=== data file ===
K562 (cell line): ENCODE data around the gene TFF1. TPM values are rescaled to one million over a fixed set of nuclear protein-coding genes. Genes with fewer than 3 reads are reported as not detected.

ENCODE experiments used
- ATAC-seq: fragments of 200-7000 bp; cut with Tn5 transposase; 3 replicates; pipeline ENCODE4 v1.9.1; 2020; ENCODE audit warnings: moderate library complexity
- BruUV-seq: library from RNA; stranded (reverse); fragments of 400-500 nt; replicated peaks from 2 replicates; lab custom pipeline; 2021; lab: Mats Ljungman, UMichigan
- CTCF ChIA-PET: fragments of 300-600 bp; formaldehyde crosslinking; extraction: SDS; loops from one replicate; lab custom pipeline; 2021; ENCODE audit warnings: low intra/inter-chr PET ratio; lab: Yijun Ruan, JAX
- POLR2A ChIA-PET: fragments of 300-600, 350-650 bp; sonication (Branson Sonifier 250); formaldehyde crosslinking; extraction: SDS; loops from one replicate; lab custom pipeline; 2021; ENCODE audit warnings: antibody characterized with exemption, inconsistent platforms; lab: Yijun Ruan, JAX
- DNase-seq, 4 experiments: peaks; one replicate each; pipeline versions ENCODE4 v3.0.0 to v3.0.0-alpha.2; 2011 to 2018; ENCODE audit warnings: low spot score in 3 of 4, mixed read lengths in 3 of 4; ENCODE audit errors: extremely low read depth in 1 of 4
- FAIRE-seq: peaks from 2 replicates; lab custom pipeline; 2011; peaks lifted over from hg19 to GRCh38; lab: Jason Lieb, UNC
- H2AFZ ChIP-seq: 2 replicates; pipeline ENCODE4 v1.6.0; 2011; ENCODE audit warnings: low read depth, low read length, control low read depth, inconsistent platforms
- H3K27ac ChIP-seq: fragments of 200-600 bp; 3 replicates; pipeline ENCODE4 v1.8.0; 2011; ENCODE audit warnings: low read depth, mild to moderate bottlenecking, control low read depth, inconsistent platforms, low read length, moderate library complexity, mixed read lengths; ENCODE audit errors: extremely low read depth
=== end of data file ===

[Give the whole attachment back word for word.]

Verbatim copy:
K562 (cell line): ENCODE data around the gene TFF1. TPM values are rescaled to one million over a fixed set of nuclear protein-coding genes. Genes with fewer than 3 reads are reported as not detected.

ENCODE experiments used
- ATAC-seq: fragments of 200-7000 bp; cut with Tn5 transposase; 3 replicates; pipeline ENCODE4 v1.9.1; 2020; ENCODE audit warnings: moderate library complexity
- BruUV-seq: library from RNA; stranded (reverse); fragments of 400-500 nt; replicated peaks from 2 replicates; lab custom pipeline; 2021; lab: Mats Ljungman, UMichigan
- CTCF ChIA-PET: fragments of 300-600 bp; formaldehyde crosslinking; extraction: SDS; loops from one replicate; lab custom pipeline; 2021; ENCODE audit warnings: low intra/inter-chr PET ratio; lab: Yijun Ruan, JAX
- POLR2A ChIA-PET: fragments of 300-600, 350-650 bp; sonication (Branson Sonifier 250); formaldehyde crosslinking; extraction: SDS; loops from one replicate; lab custom pipeline; 2021; ENCODE audit warnings: antibody characterized with exemption, inconsistent platforms; lab: Yijun Ruan, JAX
- DNase-seq, 4 experiments: peaks; one replicate each; pipeline versions ENCODE4 v3.0.0 to v3.0.0-alpha.2; 2011 to 2018; ENCODE audit warnings: low spot score in 3 of 4, mixed read lengths in 3 of 4; ENCODE audit errors: extremely low read depth in 1 of 4
- FAIRE-seq: peaks from 2 replicates; lab custom pipeline; 2011; peaks lifted over from hg19 to GRCh38; lab: Jason Lieb, UNC
- H2AFZ ChIP-seq: 2 replicates; pipeline ENCODE4 v1.6.0; 2011; ENCODE audit warnings: low read depth, low read length, control low read depth, inconsistent platforms
- H3K27ac ChIP-seq: fragments of 200-600 bp; 3 replicates; pipeline ENCODE4 v1.8.0; 2011; ENCODE audit warnings: low read depth, mild to moderate bottlenecking, control low read depth, inconsistent platforms, low read length, moderate library complexity, mixed read lengths; ENCODE audit errors: extremely low read depth